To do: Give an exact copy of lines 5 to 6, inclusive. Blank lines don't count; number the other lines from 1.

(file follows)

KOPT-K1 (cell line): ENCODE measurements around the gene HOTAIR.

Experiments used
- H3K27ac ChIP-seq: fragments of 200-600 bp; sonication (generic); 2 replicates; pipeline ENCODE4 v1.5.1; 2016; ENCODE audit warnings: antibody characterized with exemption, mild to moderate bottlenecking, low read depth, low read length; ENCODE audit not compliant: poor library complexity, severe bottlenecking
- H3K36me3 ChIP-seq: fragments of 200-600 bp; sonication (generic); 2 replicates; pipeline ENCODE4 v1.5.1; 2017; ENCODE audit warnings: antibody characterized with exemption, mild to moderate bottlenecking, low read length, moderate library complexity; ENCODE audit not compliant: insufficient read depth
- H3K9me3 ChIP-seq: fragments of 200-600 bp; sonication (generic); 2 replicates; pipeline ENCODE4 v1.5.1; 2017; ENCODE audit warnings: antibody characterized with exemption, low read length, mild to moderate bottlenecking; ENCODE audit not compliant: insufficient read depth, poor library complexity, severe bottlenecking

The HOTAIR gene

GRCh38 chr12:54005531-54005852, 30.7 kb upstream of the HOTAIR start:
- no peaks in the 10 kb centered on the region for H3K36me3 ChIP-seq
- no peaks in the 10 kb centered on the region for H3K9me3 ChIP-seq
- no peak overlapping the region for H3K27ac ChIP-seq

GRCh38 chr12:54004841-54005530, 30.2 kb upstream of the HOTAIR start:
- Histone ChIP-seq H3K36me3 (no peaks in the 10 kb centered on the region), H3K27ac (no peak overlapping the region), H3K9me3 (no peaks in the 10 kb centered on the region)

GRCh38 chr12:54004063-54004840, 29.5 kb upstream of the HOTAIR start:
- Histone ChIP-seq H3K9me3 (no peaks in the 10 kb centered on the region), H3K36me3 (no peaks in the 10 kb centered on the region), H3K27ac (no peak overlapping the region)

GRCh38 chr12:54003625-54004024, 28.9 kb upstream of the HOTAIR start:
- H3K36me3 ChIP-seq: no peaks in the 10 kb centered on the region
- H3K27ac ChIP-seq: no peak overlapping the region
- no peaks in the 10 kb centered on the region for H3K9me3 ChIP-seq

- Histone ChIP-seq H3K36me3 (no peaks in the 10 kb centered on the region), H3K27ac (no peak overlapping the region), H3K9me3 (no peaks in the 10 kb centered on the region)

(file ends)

- H3K9me3 ChIP-seq: fragments of 200-600 bp; sonication (generic); 2 replicates; pipeline ENCODE4 v1.5.1; 2017; ENCODE audit warnings: antibody characterized with exemption, low read length, mild to moderate bottlenecking; ENCODE audit not compliant: insufficient read depth, poor library complexity, severe bottlenecking

The HOTAIR gene